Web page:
Florida Atlantic University and Florida International University have concluded in a survey of the wealth-creating value of home buying versus renting that the U.S. housing market is moving deeper into buy territory, suggesting that, on average, residential housing markets around the country are sound.

Based on numbers from the end of the first quarter, the latest Beracha, Hardin & Johnson Buy vs. Rent (BH&J) Index, which measures the ability to create wealth by either saving through renting and investing the proceeds or accumulating equity in an owned home, came in at a reading of slightly below zero for the first quarter. The index runs from a high of positive one, which is the highest favorable score for renting, and negative one, which is highest for home ownership. The index has been generally moving toward renting since 2013 but swung toward buying in first quarter 2016.

"In terms of wealth creation, the U.S. housing market, when considered as a whole, swung marginally more in favor of home ownership over renting a comparable property and investing monthly rent savings in a portfolio of stocks and bonds," the schools said. Overall, 16 of the 23 metropolitan markets investigated moved in the direction of buy territory.

"This appears to be driven by a steady but strengthening job market, rising rents relative to rising ownership costs and recent slower growth in traditional financial portfolios consisting of stocks and bonds," said Ken Johnson, Ph.D., a real estate economist who is one of the index's authors and an associate dean of graduate programs and professor in FAU's College of Business.

The metro areas of Boston, Chicago, Cincinnati, Cleveland, Detroit, Milwaukee, Minneapolis, New York, Philadelphia and St. Louis remain solidly in buy territory.

"These cities should have room for price growth without much worry of overheating," said Eli Beracha, Ph.D., co-author of the index and assistant professor in the T&S Hollo School of Real Estate at FIU. "This is especially true for Chicago, Cincinnati, Cleveland and Detroit."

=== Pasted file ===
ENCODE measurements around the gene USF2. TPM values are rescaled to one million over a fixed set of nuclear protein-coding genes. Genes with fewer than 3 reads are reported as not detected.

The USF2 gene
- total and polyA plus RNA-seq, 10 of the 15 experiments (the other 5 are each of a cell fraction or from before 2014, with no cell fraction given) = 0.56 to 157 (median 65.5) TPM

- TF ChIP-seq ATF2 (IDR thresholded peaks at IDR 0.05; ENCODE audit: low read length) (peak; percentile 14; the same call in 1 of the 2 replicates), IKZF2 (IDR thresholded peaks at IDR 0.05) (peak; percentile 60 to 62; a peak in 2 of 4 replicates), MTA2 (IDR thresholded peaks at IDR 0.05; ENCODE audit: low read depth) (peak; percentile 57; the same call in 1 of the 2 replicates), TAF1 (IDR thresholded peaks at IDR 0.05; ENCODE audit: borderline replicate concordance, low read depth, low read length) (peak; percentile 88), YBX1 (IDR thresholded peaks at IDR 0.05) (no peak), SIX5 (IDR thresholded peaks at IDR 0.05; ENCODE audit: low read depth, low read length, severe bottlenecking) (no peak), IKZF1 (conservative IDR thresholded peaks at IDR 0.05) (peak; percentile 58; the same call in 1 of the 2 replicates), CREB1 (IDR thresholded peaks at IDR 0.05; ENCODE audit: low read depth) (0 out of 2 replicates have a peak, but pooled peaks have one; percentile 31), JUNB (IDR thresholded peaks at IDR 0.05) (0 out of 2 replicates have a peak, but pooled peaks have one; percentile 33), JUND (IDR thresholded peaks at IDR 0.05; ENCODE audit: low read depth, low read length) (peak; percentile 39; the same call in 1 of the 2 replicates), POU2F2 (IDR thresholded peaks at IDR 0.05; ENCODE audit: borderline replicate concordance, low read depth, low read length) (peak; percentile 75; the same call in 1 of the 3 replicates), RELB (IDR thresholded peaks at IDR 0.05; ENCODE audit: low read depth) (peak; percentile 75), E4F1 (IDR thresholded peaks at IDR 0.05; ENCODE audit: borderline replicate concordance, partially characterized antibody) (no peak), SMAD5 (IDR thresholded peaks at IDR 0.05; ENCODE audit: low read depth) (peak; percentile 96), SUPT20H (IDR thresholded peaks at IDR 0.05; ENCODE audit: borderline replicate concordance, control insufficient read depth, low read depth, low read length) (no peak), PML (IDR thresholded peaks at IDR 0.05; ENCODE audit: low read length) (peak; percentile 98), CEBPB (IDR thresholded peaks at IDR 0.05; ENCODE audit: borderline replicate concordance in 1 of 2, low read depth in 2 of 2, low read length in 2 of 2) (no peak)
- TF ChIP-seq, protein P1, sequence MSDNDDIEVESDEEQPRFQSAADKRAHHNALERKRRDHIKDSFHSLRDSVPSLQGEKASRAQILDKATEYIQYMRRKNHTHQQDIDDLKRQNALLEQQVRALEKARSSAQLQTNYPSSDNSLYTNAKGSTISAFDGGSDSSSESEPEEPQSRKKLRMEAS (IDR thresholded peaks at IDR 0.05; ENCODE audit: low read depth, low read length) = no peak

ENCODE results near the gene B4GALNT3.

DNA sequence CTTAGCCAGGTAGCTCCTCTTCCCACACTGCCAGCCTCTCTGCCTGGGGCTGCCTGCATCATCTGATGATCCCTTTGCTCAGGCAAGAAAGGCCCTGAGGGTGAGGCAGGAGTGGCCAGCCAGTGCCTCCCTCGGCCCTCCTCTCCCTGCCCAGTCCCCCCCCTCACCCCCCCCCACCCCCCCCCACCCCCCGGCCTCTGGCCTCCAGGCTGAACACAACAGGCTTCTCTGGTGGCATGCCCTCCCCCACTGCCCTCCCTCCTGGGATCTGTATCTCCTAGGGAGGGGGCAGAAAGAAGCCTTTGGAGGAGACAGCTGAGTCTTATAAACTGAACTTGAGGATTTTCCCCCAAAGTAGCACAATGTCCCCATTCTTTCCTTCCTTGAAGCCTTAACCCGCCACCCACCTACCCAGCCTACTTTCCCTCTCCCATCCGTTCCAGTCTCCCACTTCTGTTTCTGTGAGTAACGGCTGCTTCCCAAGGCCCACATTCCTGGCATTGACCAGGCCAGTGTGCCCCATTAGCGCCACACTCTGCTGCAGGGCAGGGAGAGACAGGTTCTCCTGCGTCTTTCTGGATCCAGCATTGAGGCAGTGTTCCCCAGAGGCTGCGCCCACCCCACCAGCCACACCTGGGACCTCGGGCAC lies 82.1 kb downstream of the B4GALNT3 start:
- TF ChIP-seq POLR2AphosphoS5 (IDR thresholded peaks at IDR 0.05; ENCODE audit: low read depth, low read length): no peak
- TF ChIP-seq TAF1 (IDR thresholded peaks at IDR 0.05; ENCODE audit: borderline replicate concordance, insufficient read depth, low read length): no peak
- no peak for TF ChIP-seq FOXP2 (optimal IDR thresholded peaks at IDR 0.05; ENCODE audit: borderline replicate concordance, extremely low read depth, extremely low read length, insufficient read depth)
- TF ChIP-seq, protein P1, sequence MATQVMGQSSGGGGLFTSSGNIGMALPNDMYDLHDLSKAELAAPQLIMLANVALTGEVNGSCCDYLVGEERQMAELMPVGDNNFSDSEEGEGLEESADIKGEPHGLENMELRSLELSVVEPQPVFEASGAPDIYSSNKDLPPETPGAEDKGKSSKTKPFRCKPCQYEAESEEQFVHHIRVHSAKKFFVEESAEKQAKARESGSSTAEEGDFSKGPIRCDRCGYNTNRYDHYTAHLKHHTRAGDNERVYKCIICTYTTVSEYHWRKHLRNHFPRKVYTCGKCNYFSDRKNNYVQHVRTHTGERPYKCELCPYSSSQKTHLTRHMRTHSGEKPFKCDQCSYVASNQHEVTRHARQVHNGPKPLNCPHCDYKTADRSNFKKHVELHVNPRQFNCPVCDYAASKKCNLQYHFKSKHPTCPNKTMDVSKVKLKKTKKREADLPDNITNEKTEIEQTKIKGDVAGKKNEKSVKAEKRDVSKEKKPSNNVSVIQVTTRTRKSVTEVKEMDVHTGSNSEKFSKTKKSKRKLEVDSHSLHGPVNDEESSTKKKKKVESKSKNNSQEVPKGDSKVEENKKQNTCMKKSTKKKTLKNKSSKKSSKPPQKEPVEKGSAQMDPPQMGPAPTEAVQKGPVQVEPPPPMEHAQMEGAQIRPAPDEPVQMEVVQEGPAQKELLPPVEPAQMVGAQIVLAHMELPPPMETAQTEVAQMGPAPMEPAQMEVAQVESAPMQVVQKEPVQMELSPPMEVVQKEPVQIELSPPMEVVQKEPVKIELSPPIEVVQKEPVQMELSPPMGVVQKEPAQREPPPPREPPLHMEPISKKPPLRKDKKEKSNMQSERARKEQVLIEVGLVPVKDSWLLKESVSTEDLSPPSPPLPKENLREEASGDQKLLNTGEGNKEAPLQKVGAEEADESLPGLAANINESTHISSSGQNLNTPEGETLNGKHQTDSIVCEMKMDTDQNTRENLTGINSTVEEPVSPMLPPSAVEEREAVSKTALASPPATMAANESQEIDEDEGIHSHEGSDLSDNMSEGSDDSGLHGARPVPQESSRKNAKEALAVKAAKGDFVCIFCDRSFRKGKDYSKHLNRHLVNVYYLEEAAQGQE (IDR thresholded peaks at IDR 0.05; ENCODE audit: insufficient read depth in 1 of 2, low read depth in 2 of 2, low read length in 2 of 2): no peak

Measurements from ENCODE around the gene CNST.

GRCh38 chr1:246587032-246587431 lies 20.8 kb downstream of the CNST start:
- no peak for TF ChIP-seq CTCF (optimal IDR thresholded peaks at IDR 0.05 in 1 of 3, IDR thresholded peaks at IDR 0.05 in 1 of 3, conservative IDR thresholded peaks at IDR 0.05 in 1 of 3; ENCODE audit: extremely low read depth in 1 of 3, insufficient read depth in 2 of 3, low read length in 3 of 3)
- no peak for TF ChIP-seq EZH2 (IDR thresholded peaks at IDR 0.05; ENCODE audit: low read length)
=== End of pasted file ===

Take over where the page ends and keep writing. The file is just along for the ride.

Cities such as Honolulu, Kansas City, Los Angeles, Miami, Pittsburgh, Portland, San Diego, San Francisco and Seattle are hovering around what the index's authors refer to as the "indifference point" between buying versus renting. In almost all of these metro markets, the BH&J Index score for the quarter moved in the direction of ownership.

"This movement suggests that most consumers in these markets appear to have learned from the real estate crash and now understand that residential property prices can get too high," Beracha said. "This is a good sign for future housing price stability in these markets."

Meanwhile, two hot housing markets, Dallas and Denver, continued to move deeper into rent territory but at a slower rate than earlier quarters.

"Strong economic support within these two markets should make for a soft landing in terms of slowing property price growth, increased marketing time for properties and lower probabilities that sellers will actually transact and close during a given marketing effort of their property," Johnson said.

One particular market, Houston, continues to cause concern. Houston was already deep into rent territory, and its recent BH&J score plummeted significantly toward buy territory – a scenario that has foreshadowed noticeable property price declines in the past.

"A perfect storm seems to be developing in Houston," Johnson said. "I expect a lot of folks in Houston to be on the safe side and opt for renting over ownership."

The BH&J Index and other FAU real estate activities are sponsored by Investments Limited of Boca Raton. The BH&J Index is published quarterly and is available online at http://business.fau.edu/buyvsrent. Due to data availability and the time necessary to calculate the most current index values, the index is produced two months after the end of the quarter.